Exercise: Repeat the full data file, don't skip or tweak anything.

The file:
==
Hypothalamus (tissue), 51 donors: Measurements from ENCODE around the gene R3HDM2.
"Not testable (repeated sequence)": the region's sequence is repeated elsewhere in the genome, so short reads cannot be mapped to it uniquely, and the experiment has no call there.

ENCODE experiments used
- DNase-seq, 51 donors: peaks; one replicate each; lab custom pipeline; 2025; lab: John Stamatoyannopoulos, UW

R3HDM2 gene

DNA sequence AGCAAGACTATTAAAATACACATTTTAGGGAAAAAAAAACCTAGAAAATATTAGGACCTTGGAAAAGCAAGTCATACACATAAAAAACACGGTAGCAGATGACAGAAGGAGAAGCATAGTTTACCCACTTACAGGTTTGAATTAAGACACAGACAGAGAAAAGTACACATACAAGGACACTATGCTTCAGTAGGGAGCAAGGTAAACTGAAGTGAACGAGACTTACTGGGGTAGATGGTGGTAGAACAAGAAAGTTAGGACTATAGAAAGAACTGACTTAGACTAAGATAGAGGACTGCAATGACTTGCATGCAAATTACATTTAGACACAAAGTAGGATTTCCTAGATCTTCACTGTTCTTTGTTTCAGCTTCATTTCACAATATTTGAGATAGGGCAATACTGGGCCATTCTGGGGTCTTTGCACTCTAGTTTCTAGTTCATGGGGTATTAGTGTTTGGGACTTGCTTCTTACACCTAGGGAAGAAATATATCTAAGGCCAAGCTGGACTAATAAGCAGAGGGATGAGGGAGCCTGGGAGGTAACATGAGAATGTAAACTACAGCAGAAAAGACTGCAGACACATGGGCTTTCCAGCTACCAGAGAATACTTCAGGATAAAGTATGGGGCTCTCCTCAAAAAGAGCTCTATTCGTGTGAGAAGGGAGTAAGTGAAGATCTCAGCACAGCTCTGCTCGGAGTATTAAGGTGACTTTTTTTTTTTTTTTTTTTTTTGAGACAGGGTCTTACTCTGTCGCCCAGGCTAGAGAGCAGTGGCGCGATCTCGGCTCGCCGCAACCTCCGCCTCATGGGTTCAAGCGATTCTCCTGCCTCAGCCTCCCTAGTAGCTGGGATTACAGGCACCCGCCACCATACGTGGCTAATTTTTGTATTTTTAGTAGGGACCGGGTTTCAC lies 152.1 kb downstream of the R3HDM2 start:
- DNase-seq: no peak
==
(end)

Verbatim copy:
Hypothalamus (tissue), 51 donors: Measurements from ENCODE around the gene R3HDM2.
"Not testable (repeated sequence)": the region's sequence is repeated elsewhere in the genome, so short reads cannot be mapped to it uniquely, and the experiment has no call there.

ENCODE experiments used
- DNase-seq, 51 donors: peaks; one replicate each; lab custom pipeline; 2025; lab: John Stamatoyannopoulos, UW

R3HDM2 gene

DNA sequence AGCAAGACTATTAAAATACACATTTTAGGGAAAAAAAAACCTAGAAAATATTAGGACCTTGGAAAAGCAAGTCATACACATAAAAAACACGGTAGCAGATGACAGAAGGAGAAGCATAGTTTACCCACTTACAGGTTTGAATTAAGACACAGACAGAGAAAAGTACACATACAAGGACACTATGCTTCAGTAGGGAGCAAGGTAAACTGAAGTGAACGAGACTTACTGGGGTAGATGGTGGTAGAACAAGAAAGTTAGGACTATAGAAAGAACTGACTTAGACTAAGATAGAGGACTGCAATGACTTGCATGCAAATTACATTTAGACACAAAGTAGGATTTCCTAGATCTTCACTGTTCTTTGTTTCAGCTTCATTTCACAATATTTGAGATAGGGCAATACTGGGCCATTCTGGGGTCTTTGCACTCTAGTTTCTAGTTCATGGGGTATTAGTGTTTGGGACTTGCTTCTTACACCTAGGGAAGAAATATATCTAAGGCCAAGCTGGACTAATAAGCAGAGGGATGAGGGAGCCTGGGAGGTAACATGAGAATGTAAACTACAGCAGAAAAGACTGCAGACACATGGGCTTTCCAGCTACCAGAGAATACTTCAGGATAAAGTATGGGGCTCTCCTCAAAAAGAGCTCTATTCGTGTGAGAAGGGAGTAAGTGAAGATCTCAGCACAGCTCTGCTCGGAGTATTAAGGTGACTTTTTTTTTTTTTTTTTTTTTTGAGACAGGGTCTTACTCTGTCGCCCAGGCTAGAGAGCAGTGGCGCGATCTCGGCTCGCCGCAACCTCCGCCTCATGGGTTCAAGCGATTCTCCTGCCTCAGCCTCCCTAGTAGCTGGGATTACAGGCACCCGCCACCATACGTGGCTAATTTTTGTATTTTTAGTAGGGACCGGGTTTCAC lies 152.1 kb downstream of the R3HDM2 start:
- DNase-seq: no peak